As a patent attorney, I am often asked the question – ‘shall I draft my own patent specification?’ Of course, my answer is ‘no’. There are lots of reasons for this. One of which is that the particular way in which a patent specification is drafted, including the specific words used in the claims to define the scope of your invention, and how the body of the specification supports the claimed scope of protection is crucial when it comes to validity and enforcement.

As reported in our earlier article regarding Nichia Corporation v Arrow Electronics, the primary judge found that Arrow Electronics did not infringe Nichia’s patent based on the interpretation of the word ‘contains’ in the claims. The appeal of this decision was recently dismissed with the Full Court confirming the findings of the primary judge on issues relating to claim construction and infringement.

Claim 3 being the relevant claim of Nichia’s patent defined:

A light emitting device…wherein the phosphor contains fluorescent material represented by a general formula (Rel-rSmr)3(Al1-sGas)5O12:Ce, where 0≤r<l and 0≤s≤1 and Re is at least one selected from Y and Gd. (emphasis added).

The question mainly centered around whether the word ‘contains’ should be construed in the exhaustive sense or the inclusive sense. For example, if I say that my lunch contains a sandwich, there are two possible scenarios for the contents of my lunch:

  1. My lunch only contains a sandwich and nothing else (exhaustive interpretation); or
  2. My lunch contains a sandwich and some other food items, such as fruit, chocolates and various other snacks (inclusive interpretation).

The Court confirmed the primary judge’s finding that the word ‘contains’ in claim 3 should be construed in the exhaustive sense to mean that the fluorescent material must be the fluorescent material represented by the general formula and not that fluorescent material together with some other fluorescent material not represented by the general formula.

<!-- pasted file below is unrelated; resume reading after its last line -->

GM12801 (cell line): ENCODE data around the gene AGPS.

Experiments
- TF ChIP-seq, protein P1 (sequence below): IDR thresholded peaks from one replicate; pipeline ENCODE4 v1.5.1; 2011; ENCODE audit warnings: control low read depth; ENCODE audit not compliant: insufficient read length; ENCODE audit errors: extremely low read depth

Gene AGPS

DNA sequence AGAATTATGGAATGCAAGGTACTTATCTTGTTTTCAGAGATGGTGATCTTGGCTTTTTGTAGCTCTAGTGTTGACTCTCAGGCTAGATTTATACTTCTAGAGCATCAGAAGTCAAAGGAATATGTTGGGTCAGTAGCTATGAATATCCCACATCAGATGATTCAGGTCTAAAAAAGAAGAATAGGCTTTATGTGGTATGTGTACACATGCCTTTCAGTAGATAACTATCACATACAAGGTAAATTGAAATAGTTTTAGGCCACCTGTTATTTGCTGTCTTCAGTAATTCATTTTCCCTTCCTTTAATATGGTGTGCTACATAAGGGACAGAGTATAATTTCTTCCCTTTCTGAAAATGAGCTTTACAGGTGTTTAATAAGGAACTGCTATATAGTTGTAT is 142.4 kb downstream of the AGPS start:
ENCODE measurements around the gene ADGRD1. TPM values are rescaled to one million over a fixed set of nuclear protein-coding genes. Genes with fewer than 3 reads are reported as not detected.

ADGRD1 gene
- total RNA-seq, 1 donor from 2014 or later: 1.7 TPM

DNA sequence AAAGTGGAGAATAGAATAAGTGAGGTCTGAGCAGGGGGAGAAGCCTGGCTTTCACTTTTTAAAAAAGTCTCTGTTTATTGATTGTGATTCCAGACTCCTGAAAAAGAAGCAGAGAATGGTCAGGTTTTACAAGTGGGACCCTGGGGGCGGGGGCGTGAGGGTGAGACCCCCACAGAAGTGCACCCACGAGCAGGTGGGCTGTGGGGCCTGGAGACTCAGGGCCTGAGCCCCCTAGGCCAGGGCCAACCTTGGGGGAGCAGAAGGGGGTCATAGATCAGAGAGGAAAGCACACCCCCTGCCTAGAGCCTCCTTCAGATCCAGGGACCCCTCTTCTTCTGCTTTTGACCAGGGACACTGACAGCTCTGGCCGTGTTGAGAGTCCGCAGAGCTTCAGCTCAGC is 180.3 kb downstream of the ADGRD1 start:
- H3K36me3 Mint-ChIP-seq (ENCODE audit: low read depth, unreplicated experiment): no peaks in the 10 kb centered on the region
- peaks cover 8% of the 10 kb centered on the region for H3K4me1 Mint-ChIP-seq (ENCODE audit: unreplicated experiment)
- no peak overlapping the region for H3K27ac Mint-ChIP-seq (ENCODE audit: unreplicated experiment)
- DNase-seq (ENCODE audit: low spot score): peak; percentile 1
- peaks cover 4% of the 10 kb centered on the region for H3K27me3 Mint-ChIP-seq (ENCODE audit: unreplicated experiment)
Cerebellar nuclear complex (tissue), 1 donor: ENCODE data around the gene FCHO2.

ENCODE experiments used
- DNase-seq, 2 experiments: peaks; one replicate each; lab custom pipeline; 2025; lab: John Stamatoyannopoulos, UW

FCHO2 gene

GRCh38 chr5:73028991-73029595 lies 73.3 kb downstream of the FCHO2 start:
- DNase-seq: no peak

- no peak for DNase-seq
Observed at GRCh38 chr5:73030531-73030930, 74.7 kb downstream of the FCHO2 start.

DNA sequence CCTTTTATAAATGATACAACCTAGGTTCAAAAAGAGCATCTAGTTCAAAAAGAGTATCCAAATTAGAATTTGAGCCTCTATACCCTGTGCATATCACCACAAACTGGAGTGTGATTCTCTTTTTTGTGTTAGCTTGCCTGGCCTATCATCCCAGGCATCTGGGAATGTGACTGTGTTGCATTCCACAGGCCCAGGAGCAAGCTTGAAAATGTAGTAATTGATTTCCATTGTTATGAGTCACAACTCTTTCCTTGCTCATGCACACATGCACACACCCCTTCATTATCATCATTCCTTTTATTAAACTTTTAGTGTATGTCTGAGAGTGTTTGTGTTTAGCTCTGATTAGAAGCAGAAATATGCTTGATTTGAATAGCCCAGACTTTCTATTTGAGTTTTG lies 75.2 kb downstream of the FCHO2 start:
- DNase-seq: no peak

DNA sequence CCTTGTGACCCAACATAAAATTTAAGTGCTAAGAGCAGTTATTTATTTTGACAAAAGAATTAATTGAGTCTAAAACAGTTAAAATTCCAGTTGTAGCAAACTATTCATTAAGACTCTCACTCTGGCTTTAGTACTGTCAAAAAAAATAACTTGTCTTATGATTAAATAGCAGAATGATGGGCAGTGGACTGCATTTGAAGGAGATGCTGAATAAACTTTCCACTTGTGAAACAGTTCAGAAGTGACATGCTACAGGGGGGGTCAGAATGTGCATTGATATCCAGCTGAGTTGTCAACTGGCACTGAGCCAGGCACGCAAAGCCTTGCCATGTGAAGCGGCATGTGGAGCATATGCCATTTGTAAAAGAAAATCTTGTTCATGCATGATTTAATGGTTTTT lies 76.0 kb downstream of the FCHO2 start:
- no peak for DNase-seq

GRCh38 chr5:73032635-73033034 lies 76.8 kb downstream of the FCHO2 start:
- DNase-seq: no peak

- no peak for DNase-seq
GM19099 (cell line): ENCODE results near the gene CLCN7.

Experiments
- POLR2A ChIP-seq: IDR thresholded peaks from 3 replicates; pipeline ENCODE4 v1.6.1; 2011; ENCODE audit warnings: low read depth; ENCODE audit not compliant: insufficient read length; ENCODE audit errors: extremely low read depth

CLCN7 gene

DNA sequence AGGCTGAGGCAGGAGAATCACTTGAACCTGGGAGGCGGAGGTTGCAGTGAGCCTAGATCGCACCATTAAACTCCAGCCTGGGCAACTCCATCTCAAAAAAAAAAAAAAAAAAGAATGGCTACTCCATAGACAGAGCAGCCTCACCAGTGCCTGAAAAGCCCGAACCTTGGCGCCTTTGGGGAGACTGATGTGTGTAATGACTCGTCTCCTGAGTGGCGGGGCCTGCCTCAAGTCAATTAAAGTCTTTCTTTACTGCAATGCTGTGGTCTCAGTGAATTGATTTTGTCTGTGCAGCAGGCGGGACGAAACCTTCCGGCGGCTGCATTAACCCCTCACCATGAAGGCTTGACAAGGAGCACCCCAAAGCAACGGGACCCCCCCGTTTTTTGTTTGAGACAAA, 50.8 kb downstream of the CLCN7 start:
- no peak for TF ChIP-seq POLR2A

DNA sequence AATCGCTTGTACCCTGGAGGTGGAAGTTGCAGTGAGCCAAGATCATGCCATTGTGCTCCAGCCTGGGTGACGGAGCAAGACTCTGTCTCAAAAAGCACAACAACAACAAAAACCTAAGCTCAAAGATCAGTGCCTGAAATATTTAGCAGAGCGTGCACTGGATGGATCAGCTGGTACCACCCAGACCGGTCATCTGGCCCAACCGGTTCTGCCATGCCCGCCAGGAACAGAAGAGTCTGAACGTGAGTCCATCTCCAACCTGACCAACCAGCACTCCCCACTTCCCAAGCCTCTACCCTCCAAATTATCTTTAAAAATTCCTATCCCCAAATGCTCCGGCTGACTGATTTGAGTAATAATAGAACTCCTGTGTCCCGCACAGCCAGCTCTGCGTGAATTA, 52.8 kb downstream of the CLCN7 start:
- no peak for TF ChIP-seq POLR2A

In arriving at this conclusion, the court considered a range of arguments for construing the word ‘contains’ in an exhaustive and in an inclusive sense, and found both sides of the argument to be fairly balanced. Moreover, the dependent claims (including claim 6 which specified that the phosphor contains two or more fluorescent materials of different compositions represented by the general formula) could be construed consistently with either construction.

However, the Court noted that the specification does not mention, in the context of the invention, any phosphors other than those containing the fluorescent material of the kind described in the claims, and that the specification is silent about the possibility of the fluorescent material containing those of the kind described in the claims together with any other kind.

Consequently, infringement was not established as Arrow’s LEDs included a fluorescent material which was within the general formula and other fluorescent material that was not within the general formula.

As is evident from this case, words such as ‘contains’, ‘includes’ and ‘comprises’ may be ambiguous without context. It is therefore important for the body of the specification to clarify the intended meaning. If an inclusive interpretation is desired, the specification should specifically mention this and provide example embodiments to support this construction, even if those example embodiments do not necessarily embody the commercial product.